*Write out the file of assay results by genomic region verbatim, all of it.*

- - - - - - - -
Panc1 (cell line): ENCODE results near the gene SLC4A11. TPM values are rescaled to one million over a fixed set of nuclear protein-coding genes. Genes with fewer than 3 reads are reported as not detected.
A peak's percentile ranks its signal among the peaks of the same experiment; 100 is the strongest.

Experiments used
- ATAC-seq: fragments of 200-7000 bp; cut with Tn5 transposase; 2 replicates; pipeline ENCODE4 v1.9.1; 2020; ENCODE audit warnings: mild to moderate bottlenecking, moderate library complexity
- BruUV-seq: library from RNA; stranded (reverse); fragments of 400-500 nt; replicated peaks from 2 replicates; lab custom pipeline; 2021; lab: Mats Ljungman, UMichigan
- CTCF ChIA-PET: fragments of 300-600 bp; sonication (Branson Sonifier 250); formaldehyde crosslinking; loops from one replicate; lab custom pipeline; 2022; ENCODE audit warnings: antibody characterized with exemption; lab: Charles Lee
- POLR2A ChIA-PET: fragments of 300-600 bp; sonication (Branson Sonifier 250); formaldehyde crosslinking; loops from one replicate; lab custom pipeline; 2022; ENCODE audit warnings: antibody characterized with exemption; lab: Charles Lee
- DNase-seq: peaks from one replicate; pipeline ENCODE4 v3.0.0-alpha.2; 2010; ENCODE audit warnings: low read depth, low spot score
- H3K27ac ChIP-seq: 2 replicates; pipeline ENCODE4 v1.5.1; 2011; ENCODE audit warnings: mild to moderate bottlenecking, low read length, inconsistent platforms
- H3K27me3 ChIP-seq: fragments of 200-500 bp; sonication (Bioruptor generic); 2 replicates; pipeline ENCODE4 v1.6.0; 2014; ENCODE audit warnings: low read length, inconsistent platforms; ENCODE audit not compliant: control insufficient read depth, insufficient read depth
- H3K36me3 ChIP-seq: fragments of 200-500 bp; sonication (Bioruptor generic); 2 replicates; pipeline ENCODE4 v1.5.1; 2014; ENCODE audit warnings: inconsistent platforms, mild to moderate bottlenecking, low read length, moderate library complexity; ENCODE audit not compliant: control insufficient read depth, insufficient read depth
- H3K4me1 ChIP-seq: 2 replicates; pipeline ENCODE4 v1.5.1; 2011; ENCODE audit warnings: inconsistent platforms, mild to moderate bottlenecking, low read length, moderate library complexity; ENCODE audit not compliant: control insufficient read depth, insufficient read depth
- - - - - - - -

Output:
Panc1 (cell line): ENCODE results near the gene SLC4A11. TPM values are rescaled to one million over a fixed set of nuclear protein-coding genes. Genes with fewer than 3 reads are reported as not detected.
A peak's percentile ranks its signal among the peaks of the same experiment; 100 is the strongest.

Experiments used
- ATAC-seq: fragments of 200-7000 bp; cut with Tn5 transposase; 2 replicates; pipeline ENCODE4 v1.9.1; 2020; ENCODE audit warnings: mild to moderate bottlenecking, moderate library complexity
- BruUV-seq: library from RNA; stranded (reverse); fragments of 400-500 nt; replicated peaks from 2 replicates; lab custom pipeline; 2021; lab: Mats Ljungman, UMichigan
- CTCF ChIA-PET: fragments of 300-600 bp; sonication (Branson Sonifier 250); formaldehyde crosslinking; loops from one replicate; lab custom pipeline; 2022; ENCODE audit warnings: antibody characterized with exemption; lab: Charles Lee
- POLR2A ChIA-PET: fragments of 300-600 bp; sonication (Branson Sonifier 250); formaldehyde crosslinking; loops from one replicate; lab custom pipeline; 2022; ENCODE audit warnings: antibody characterized with exemption; lab: Charles Lee
- DNase-seq: peaks from one replicate; pipeline ENCODE4 v3.0.0-alpha.2; 2010; ENCODE audit warnings: low read depth, low spot score
- H3K27ac ChIP-seq: 2 replicates; pipeline ENCODE4 v1.5.1; 2011; ENCODE audit warnings: mild to moderate bottlenecking, low read length, inconsistent platforms
- H3K27me3 ChIP-seq: fragments of 200-500 bp; sonication (Bioruptor generic); 2 replicates; pipeline ENCODE4 v1.6.0; 2014; ENCODE audit warnings: low read length, inconsistent platforms; ENCODE audit not compliant: control insufficient read depth, insufficient read depth
- H3K36me3 ChIP-seq: fragments of 200-500 bp; sonication (Bioruptor generic); 2 replicates; pipeline ENCODE4 v1.5.1; 2014; ENCODE audit warnings: inconsistent platforms, mild to moderate bottlenecking, low read length, moderate library complexity; ENCODE audit not compliant: control insufficient read depth, insufficient read depth
- H3K4me1 ChIP-seq: 2 replicates; pipeline ENCODE4 v1.5.1; 2011; ENCODE audit warnings: inconsistent platforms, mild to moderate bottlenecking, low read length, moderate library complexity; ENCODE audit not compliant: control insufficient read depth, insufficient read depth